As an overall disappointing year for gold and silver markets winds to a close, metals investors are looking ahead to 2022.
There are good reasons for optimism – precious metals prices appear poised to reflect broader inflationary pressures – but the bullish outlook isn’t without risk.
One of the biggest threats to hard assets next year would be a rising U.S. dollar index in anticipation of Federal Reserve monetary tightening.
Whereas the Fed has signaled its intent to raise interest rates later in the year, the European Central Bank has not. That could bode well for the Federal Reserve Note “dollar” as measured against the euro.
Some investors assume wrongly that a rising greenback on foreign currency exchanges spells doom for gold. While it can be a headwind, there is also precedent for precious metals to rally alongside a nominally strong dollar.
To put the dollar's “strength” in perspective, this year it is up about 7% against a basket of foreign currencies. In reality, though, the fiat currency has lost more purchasing power in 2021 than in any year since 1982. Inflation, as measured by the Consumer Price Index, hit an annual rate of 6.8% last month.
The dynamic that played out last year, in which precious metals markets were largely absent from the inflation scene, seems unlikely to repeat. They have a lot of catching up to do.
Low spot prices make the fundamental case for gold and silver stronger. Low prices for mined products mean miners have less incentive or ability to ramp up production in the face of rising demand.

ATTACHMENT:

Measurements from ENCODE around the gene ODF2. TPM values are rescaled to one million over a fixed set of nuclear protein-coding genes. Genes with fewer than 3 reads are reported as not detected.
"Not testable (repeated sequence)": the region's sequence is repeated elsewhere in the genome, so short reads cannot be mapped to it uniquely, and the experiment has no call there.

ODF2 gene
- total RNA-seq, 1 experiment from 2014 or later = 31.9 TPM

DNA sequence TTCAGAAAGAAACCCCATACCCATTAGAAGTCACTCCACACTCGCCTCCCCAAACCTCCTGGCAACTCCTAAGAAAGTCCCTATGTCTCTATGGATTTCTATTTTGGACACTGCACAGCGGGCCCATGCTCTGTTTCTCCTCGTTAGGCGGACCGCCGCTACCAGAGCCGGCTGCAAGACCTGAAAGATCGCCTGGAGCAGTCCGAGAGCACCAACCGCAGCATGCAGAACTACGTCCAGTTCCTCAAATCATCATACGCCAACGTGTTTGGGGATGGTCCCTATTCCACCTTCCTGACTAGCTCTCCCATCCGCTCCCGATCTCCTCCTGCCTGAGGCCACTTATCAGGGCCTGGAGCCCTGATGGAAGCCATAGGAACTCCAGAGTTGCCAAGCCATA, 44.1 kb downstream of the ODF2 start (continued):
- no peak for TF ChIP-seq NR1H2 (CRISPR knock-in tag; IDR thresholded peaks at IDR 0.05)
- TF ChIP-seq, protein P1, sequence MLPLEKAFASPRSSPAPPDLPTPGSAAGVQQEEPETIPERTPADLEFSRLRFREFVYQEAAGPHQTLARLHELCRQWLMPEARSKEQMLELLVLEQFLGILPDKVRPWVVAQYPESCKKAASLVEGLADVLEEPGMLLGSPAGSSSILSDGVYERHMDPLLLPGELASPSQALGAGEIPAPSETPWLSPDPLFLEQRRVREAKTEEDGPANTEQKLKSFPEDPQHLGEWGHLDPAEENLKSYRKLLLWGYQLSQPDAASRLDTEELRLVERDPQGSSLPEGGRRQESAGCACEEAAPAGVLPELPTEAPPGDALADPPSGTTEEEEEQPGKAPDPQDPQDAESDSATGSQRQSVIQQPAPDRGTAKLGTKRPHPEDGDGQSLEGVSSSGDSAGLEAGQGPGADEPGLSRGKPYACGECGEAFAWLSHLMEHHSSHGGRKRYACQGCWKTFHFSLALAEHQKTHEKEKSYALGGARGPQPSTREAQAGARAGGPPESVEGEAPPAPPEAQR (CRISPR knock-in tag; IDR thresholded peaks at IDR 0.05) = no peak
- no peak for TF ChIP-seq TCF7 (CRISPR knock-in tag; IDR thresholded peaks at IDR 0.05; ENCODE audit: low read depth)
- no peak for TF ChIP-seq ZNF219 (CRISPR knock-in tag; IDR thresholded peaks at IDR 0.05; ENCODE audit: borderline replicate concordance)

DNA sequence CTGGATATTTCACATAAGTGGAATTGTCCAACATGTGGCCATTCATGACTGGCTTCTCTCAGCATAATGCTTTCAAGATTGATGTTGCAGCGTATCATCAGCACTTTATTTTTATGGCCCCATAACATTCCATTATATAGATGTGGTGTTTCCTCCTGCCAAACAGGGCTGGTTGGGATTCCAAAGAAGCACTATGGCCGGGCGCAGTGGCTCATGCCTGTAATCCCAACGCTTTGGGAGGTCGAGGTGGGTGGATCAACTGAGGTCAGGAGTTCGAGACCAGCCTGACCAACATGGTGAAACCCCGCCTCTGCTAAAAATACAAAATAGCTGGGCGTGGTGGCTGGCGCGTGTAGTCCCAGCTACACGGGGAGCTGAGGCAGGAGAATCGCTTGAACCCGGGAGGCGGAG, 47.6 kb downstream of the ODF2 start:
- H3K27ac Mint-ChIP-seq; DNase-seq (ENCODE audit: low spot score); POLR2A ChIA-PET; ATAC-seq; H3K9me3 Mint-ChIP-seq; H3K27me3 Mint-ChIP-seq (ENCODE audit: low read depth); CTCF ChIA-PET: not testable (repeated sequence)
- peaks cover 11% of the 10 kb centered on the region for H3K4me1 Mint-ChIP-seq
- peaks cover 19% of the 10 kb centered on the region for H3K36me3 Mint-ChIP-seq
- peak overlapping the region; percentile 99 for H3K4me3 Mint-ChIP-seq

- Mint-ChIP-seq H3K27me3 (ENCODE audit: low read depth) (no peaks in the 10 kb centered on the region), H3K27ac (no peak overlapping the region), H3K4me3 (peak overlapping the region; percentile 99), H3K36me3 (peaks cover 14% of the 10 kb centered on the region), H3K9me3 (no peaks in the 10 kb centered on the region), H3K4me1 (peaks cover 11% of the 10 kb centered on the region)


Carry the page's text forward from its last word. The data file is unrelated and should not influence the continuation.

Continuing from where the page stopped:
The Silver Institute forecasts a supply deficit for the physical silver market in 2022.
Analysts note that industrial demand is rising, especially on the green energy front where the white metal is used in solar power and electric vehicle applications.
Demand for gold is also strengthening. Global jewelry demand recovered impressively this year, especially in India where it is culturally significant within the world’s biggest customer base.
Central Bank's buying of gold has the potential to expand, especially if tensions rise with China, Russia, and other countries that are adversarial to the U.S. dollar as a world reserve currency. Meanwhile, inflation concerns recently prompted Ireland to add to its gold reserves for the first time in 12 years.
The big wild card for 2022 could be the extent of precious metals buying by investors and speculators.
Bullion demand came in strong this year, causing premiums to stay elevated on many products, including American Eagles.
On the speculative side, however, futures trading has been dominated by institutional short sellers.
Small speculators continue to be more enamored with Wall Street products and cryptocurrencies than with anything tangible that comes out of the ground.
If enthusiasm for paper and digital assets begins to diminish, then gold and silver markets could be prime beneficiaries. At some point, stimulus-propelled financial markets will run out of fuel.
Inflation itself, though, is almost certain to persist. The question for investors is how to ride the next wave of inflation.
There are many potentially viable plays available – from equities (in favorable sectors), to cryptos, to real estate, to collectibles, to various hard assets.
But at the core of any inflation protection strategy for 2022 (and beyond) is sound money itself in the form of physical gold and silver.
About the Author:
Stefan Gleason is President of Money Metals Exchange, the company recently named "Best Overall Online Precious Metals Dealer" by Investopedia. A graduate of the University of Florida, Gleason is a seasoned business leader, investor, political strategist, and grassroots activist. Gleason has frequently appeared on national television networks such as CNN, FoxNews, and CNBC and in hundreds of publications such as the Wall Street Journal, TheStreet, and Seeking Alpha.